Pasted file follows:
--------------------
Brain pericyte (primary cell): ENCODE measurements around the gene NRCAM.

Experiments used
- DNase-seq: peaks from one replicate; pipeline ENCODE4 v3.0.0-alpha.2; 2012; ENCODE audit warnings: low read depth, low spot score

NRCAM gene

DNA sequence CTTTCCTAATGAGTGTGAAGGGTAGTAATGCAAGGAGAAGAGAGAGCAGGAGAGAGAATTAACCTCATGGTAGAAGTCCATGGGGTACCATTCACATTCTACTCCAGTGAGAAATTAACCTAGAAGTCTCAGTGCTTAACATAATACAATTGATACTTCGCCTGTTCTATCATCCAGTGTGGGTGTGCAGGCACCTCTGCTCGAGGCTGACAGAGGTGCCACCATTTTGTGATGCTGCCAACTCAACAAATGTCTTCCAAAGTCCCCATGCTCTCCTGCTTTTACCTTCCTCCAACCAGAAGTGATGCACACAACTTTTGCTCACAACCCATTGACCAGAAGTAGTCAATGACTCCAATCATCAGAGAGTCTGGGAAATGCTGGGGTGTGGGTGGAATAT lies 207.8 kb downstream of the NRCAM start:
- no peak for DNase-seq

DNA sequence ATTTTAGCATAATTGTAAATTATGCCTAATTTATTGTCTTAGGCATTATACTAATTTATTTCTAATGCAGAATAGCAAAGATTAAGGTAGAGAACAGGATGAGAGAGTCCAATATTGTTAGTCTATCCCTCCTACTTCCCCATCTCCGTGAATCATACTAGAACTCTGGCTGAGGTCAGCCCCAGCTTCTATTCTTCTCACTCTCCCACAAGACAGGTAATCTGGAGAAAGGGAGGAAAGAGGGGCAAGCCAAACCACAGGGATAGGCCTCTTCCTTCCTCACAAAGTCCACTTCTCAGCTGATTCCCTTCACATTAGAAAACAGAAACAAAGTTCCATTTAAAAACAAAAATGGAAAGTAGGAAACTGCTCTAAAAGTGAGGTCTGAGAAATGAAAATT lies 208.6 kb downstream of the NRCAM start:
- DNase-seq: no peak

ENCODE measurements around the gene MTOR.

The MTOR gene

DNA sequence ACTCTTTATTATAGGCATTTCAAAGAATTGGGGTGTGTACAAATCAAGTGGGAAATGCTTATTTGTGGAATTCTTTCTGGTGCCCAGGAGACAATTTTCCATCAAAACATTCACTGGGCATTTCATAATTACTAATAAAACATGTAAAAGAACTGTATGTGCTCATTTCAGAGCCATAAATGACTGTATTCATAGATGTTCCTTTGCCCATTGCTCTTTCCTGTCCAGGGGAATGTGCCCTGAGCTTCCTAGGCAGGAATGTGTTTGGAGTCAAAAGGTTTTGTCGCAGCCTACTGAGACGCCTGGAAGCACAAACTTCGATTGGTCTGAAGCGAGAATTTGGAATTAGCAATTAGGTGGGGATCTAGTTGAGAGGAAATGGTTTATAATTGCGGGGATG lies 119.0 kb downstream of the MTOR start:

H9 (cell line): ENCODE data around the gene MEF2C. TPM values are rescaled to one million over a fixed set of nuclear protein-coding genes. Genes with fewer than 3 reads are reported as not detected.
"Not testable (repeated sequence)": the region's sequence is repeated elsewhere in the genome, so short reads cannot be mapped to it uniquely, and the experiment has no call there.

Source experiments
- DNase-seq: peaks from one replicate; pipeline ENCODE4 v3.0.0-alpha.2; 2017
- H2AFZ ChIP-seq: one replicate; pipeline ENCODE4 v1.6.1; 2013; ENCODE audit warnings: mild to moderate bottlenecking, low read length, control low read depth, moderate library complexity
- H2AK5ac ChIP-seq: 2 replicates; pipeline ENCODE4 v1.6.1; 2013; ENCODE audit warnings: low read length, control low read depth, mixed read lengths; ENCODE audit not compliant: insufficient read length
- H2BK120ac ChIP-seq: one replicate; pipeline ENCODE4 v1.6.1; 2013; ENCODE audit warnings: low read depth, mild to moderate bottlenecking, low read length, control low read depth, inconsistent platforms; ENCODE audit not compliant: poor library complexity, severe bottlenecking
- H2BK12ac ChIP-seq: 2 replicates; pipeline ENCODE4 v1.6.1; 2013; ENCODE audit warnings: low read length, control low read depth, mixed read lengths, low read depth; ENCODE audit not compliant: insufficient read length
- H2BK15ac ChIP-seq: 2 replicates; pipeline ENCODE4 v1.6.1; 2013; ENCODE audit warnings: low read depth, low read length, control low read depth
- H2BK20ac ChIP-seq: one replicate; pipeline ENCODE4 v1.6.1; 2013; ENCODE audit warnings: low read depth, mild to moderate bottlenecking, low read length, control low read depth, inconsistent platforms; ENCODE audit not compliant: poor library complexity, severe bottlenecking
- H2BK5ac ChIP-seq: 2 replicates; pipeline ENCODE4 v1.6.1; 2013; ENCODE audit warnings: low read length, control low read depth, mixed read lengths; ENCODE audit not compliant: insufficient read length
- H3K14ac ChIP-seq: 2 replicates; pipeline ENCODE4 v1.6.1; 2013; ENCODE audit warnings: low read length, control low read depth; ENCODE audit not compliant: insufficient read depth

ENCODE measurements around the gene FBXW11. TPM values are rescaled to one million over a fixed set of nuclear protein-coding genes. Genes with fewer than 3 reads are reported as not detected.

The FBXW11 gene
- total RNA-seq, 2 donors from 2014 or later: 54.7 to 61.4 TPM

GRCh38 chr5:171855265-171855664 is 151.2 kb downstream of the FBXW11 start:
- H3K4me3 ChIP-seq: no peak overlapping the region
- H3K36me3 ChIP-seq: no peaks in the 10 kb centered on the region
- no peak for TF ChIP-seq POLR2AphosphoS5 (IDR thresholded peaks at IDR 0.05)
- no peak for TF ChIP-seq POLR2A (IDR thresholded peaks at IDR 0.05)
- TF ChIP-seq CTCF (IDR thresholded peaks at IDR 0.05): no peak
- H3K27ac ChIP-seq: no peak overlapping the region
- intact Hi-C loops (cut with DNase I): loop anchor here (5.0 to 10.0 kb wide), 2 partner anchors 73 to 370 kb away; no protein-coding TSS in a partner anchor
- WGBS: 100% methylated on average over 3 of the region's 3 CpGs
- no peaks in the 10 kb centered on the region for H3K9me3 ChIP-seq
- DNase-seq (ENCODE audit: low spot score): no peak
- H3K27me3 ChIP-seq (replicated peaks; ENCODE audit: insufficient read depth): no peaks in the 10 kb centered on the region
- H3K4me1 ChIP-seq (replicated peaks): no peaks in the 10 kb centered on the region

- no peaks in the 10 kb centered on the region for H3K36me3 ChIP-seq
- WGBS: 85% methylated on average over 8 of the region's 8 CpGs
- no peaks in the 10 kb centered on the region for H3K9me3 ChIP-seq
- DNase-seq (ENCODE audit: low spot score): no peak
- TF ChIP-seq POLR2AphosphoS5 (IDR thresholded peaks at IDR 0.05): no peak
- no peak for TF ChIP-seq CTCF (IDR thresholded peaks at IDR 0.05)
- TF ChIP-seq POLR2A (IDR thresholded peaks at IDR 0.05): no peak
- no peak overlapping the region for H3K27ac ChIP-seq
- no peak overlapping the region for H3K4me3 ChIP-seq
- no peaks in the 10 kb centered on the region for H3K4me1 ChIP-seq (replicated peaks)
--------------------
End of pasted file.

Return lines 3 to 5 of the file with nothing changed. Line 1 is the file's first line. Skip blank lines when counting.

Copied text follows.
- DNase-seq: peaks from one replicate; pipeline ENCODE4 v3.0.0-alpha.2; 2012; ENCODE audit warnings: low read depth, low spot score

NRCAM gene

DNA sequence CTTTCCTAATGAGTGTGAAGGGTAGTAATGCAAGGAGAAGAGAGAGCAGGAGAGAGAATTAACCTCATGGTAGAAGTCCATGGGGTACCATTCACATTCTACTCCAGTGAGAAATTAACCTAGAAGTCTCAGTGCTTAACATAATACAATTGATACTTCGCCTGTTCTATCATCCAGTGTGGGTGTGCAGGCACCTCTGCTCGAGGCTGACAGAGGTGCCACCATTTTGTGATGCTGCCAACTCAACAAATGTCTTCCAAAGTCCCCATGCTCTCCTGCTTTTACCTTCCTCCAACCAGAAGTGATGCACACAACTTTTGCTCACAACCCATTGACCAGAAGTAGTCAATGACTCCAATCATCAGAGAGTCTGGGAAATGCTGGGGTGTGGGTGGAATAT lies 207.8 kb downstream of the NRCAM start: